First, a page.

The impacts of these paved paths can be devastating for wildlife. On a basic level, isolated islands of biodiversity are formed that fragment wildlife populations, divide habitats, and degrade ecosystems. At its extreme, human development cuts off entire migration routes and blocks any chance of adapting to changing ecosystems.

Earlier this month, Sen. Tom Udall (D-N.M.) and U.S. Rep. Don Beyer (D-VA) introduced a bill that would make movement safer and easier for wildlife. The impetus for the bill was the recent UN report that found at least 1 million species are in danger of extinction due to accelerated human activity.

The Wildlife Corridors Conservation Act of 2019, as it’s known, would help stem the tide of declining species and habitats by connecting ecosystems with over crosses, underpasses, and culverts. They would create a system of corridors that connect and extend habitats so that animals can move over large areas, whether it be for daily foraging, seasonal migration, or finding a mate.

“Widespread habitat destruction is leaving scores of animal and plant species both homeless and helpless. We must act now to conserve wildlife corridors that would save species and mitigate against the mass extinction crisis we are rapidly hurtling toward,” said Sen. Udall in a press release. “In New Mexico, our millions of acres of public lands are home to thousands of iconic species that could vanish if we fail to take action that enable species to survive.”

There are approximately 1 – 2 million wildlife vehicle collisions annually. A Federal Highways Administration study found road mortality is one of the leading threats to at least 21 endangered and threaten species. And according to the same study, accidents cost Americans approximately eight billion dollars a year. While the damage is mostly monetary for people, wildlife often end up squished roadkill.

The idea for a unifying wildlife corridors framework is hardly new. Rep. Beyer sponsor a wildlife corridors bill back in 2016 and, most recently, a similar bill was sponsor by both Sen. Udall and Rep. Beyer in December 2018. Both proposals stalled in the House after being submitted to subcommittees.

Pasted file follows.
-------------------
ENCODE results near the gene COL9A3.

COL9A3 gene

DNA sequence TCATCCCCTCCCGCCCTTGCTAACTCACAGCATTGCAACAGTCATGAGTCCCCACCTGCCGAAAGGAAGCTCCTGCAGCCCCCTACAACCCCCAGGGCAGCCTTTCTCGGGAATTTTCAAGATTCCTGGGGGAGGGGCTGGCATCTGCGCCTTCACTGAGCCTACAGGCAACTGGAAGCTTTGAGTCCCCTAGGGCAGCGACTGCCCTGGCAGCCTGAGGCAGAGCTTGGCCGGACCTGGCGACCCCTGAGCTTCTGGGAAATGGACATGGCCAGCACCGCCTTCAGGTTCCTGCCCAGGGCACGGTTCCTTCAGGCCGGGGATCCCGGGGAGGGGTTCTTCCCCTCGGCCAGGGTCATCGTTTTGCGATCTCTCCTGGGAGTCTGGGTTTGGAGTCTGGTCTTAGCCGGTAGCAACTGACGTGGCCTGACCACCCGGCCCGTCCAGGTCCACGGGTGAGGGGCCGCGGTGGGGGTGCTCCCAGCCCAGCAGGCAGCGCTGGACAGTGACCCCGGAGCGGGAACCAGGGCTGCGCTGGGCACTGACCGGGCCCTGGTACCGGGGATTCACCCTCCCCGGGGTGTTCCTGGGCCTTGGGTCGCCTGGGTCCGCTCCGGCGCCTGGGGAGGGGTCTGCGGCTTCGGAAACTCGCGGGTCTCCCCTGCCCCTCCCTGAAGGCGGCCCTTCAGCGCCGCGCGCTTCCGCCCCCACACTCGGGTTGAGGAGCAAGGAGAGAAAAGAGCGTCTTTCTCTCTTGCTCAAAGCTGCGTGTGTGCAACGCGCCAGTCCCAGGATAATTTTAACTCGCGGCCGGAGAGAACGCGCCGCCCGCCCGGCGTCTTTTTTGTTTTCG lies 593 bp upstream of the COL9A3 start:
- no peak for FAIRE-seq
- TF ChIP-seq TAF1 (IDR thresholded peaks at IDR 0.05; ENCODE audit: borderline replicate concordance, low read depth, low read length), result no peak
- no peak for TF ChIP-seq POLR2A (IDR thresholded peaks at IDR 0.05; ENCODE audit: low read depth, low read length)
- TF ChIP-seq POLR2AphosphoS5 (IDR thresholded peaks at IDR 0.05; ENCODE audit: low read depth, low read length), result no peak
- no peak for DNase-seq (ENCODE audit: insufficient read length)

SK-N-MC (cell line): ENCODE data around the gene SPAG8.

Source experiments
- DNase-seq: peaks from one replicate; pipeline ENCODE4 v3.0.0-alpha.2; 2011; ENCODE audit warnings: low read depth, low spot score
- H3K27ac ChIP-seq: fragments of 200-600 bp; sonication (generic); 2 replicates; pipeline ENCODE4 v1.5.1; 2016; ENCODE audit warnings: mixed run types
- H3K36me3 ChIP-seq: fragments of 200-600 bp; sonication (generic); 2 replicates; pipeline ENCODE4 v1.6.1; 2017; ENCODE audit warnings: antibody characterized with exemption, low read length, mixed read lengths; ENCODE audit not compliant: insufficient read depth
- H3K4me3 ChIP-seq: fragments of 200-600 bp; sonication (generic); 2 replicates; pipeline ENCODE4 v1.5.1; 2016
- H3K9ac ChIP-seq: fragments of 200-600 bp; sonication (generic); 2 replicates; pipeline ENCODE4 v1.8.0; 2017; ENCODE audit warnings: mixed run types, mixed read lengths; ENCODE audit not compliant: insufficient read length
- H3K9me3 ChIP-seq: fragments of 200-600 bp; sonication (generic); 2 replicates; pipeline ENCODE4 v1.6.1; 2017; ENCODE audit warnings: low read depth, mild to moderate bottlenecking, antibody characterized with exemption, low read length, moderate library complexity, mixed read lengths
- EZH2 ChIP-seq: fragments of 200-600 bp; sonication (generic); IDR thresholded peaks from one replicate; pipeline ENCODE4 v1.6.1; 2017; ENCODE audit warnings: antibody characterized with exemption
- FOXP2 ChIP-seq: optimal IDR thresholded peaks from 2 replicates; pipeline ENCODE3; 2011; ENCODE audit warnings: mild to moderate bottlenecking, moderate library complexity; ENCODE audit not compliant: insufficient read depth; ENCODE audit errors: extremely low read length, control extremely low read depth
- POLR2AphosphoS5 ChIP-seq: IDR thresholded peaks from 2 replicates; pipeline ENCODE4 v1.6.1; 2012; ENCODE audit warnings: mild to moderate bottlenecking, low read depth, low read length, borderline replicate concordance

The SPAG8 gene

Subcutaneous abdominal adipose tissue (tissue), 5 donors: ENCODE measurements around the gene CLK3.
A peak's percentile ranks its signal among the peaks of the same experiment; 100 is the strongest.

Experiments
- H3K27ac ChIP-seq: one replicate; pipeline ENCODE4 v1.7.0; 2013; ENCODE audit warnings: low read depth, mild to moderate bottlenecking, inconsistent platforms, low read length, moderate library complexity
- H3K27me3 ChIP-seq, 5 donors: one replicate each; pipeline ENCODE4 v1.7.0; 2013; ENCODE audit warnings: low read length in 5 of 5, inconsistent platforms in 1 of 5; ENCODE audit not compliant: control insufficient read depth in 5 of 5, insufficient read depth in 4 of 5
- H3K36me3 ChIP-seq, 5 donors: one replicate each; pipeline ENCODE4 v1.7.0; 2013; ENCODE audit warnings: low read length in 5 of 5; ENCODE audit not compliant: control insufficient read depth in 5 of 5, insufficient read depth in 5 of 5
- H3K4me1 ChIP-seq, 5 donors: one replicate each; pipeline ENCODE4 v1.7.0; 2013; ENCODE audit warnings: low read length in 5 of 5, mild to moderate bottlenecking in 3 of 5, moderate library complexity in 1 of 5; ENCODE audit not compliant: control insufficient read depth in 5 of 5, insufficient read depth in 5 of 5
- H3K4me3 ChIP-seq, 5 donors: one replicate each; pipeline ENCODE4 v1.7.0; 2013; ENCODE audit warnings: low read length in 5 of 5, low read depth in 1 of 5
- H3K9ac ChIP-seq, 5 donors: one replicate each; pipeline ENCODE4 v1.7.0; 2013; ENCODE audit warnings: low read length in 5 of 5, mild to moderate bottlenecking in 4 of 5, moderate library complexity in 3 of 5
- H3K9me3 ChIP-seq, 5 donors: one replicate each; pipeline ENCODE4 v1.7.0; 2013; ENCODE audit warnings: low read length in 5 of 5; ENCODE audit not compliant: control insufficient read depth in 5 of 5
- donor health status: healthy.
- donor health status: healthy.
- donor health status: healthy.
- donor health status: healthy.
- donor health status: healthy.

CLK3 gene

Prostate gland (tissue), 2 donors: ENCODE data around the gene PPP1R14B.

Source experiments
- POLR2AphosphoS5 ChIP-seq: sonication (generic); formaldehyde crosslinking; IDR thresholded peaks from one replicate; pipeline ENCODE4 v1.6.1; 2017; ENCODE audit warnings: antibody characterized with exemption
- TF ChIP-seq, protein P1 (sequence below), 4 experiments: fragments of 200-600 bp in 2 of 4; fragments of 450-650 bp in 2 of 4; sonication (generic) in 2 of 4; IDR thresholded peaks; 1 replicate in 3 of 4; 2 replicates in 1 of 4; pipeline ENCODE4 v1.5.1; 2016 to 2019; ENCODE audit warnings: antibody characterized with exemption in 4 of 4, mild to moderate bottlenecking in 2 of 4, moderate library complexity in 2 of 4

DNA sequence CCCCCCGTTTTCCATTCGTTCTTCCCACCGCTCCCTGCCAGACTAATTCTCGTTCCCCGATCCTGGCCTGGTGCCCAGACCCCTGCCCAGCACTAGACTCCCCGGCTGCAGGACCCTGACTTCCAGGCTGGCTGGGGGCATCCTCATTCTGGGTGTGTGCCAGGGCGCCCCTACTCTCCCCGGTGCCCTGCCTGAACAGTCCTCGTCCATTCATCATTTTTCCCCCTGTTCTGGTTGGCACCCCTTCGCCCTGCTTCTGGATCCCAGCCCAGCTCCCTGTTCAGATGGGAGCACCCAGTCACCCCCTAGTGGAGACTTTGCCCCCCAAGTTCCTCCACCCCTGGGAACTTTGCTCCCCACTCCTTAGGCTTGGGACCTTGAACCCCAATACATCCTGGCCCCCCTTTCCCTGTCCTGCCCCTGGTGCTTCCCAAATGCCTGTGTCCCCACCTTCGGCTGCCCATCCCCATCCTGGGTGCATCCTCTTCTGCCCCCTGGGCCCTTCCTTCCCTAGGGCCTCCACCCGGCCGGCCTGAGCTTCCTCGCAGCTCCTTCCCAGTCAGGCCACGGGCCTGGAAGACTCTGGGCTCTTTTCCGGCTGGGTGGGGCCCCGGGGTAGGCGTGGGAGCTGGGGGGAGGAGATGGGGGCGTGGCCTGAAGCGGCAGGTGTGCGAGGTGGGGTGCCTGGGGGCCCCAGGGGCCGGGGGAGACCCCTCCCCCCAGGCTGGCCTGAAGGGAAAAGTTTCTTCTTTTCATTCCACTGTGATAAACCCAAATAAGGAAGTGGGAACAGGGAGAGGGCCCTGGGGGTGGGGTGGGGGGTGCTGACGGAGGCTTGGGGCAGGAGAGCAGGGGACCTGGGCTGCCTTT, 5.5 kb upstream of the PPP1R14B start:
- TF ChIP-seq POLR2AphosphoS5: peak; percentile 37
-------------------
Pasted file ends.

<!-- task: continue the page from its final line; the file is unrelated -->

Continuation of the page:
Nevertheless, research on places like Banff National Park have shown that building wildlife corridors can be a powerful tool for protecting biodiversity. One study found that the installation of wildlife crossings along stretches of the Trans-Canada Highway reduced collisions on average by 80% over a 24-year period.

Such success has spurred some states to warm up to the idea of animal crossings. The Western Governors Association and several New England states, along with south eastern Canadian provinces, have already drafted agreements that recognize the importance of increasing wildlife connectivity. And at least seven states have proposed legislation that would require Fish and Wildlife departments to identify, study, or install wildlife corridors. In many of them, linking habitats would protect some of our most iconic species like big horn sheep, pronghorn, grizzly bears, wolves, and the Florida panther.

“With roughly one in five animal and plant species in the U.S. at risk of extinction due to habitat loss and fragmentation, one of the simplest yet most effective things we can do is to provide them ample opportunity to move across lands and waters,” said Rep. Beyer. “The U.N. report on accelerating extinctions makes it clear that the window for action to protect the planet’s biodiversity is closing.”

Wildlife corridors are especially useful for connecting national parks, which act as refuges, but are being pushed to their limits as climates change and development erodes what habitat is left. As such, the once vast areas degrade, reducing their ability to sustain the myriad of species and plants that depend on them.

In practice, the bill would grant authority to key federal agencies including the Department of Agriculture, Commerce, Defense, Interior, and Transportation to designate wildlife corridors on federal lands. And they would work with state, tribal, and voluntary private stakeholders to identify, build, and manage the corridors on non-federal land. Regional Wildlife Movement Councils will identify and rank non-federal projects and use money from the Wildlife Grant Program to incentivize land owners willing to participate. The goal would be to connect federal and non-federal lands to create an entire system that will traverse the entire country.